Gout is a condition in which excessive amounts of uric acid build up, creating sharp urate crystals in the joints or surrounding tissue. The crystals cause episodes of sharp pain which gradually subside into long-lasting discomfort.
Although the big toe is the most common joint for gout pain, it may also present in the other toes, ankles, knees, fingers, wrists, and elbows. For some folks, gout can be a recurring battle. Luckily, there are treatment options for managing the condition.
When treating gout, it is generally necessary to treat not only the underlying cause but also the pain associated with the buildup of urate crystals. Over-the-counter nonsteroidal anti-inflammatories (NSAIDs), such as ibuprofen or naproxen, may be sufficient in some cases. Howerver, stronger NSAIDs are also available by prescription. A stronger beginning dose followed by smaller amounts as the pain becomes controlled is not uncommon.
Colchicine is a prescription anti-inflammatory especially useful for managing the pain of gout. Unfortunately, it can cause extreme stomach problems, making it less useful. Small doses are often used for preventing future occurrences. When neither of these options are appropriate, oral or injectable corticosteroids may provide relief by managing pain and inflammation as well.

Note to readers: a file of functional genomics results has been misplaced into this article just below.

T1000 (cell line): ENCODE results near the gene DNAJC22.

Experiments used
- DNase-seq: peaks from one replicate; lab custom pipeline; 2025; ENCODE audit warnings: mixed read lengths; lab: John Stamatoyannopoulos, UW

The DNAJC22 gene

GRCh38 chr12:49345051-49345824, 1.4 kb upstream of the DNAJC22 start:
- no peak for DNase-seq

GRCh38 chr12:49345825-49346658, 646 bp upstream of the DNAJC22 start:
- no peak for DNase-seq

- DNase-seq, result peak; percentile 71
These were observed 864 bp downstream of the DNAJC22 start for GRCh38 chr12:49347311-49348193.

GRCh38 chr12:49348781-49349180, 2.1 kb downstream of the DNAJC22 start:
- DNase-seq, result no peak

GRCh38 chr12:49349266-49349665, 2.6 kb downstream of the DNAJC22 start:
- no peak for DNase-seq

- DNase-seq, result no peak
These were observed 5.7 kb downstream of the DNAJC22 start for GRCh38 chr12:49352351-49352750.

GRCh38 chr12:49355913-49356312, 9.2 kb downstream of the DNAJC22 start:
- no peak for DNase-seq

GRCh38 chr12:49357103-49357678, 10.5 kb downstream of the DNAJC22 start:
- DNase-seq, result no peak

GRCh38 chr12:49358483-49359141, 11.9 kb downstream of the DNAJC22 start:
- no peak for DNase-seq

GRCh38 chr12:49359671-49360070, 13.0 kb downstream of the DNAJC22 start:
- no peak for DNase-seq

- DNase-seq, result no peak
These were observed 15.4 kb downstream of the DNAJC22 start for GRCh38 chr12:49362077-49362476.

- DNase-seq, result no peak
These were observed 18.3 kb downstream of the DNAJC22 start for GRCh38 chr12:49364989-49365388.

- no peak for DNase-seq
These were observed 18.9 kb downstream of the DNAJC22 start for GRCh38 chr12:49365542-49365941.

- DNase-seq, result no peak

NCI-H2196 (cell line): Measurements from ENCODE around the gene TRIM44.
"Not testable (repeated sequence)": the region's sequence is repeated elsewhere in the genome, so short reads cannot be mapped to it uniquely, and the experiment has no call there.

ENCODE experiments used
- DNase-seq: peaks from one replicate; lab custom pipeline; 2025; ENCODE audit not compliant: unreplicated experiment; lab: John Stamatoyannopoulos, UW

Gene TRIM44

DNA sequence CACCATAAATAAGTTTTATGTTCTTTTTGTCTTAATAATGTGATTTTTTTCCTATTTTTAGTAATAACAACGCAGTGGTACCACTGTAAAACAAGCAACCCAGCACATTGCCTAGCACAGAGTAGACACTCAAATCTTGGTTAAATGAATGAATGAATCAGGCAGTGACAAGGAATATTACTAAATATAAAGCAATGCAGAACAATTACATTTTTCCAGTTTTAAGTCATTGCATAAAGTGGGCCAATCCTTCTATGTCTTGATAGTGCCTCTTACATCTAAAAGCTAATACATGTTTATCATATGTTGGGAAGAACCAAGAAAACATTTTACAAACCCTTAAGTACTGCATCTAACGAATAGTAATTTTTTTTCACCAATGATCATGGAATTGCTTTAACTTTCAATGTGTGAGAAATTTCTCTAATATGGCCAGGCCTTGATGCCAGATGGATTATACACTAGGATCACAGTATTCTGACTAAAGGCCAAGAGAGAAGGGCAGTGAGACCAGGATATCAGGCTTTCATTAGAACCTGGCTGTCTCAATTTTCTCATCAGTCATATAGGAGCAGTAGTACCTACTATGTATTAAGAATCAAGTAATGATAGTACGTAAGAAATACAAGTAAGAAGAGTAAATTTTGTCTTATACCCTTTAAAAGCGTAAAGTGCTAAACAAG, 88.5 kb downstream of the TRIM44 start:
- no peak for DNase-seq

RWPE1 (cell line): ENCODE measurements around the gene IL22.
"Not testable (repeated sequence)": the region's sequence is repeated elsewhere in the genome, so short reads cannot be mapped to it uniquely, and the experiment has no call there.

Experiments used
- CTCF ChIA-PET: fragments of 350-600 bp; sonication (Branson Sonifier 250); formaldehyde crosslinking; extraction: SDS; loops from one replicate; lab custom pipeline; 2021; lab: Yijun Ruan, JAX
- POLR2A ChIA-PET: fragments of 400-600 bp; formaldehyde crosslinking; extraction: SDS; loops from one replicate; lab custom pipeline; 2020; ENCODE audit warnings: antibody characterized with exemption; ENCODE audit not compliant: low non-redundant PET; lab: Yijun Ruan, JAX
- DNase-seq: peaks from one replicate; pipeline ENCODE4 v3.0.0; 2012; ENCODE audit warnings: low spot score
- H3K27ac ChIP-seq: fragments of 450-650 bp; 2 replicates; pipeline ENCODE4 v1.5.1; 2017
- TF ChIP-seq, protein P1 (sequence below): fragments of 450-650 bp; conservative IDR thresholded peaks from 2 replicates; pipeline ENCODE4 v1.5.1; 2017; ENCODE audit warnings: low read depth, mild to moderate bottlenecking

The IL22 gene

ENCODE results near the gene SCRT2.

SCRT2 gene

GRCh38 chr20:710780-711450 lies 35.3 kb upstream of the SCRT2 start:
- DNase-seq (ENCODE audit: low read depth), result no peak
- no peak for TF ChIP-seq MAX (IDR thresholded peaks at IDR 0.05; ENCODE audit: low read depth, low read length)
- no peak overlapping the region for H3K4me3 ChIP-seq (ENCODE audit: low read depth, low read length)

Other helpful home treatments recommended by the Arthritis Foundation for managing episodes of gout include:
- Applying ice
- Elevating the affected joint
- Avoiding alcohol and soda
- Minimizing high-purine food intake, like steak and seafood
- Staying hydrated
- Managing stress
- Treating the affected joint gently
Treating Excessive Uric Acid
When treating the amount of uric acid in the blood, it’s important to know if there really is too much. In some cases, the body produces an excessive amount. In others, the kidneys simply cannot appropriately filter out a normal amount of uric acid.
In the first case, xanthine oxidase inhibitors may be used to limit the amount of uric acid that the body actually makes to get production under control. The alternative is to try uricosuric agents, such as probenecid, which helps the kidneys to filter uric acid more efficiently. Either of these prescription medications can help prevent not only gout attacks, but also other complications that can arise from excessive uric acid in the blood, such as kidney stones.
When other medications don’t work, Pegloticase may be used. This medication is fast-acting and brings uric acid levels lower than other options. According to the Arthritis Foundation, it requires an intravenous infusion every two weeks for efficaciousness.
Every medication, over-the-counter or otherwise, comes with potential side effects. Discuss your options with your doctor to help choose the right product for you.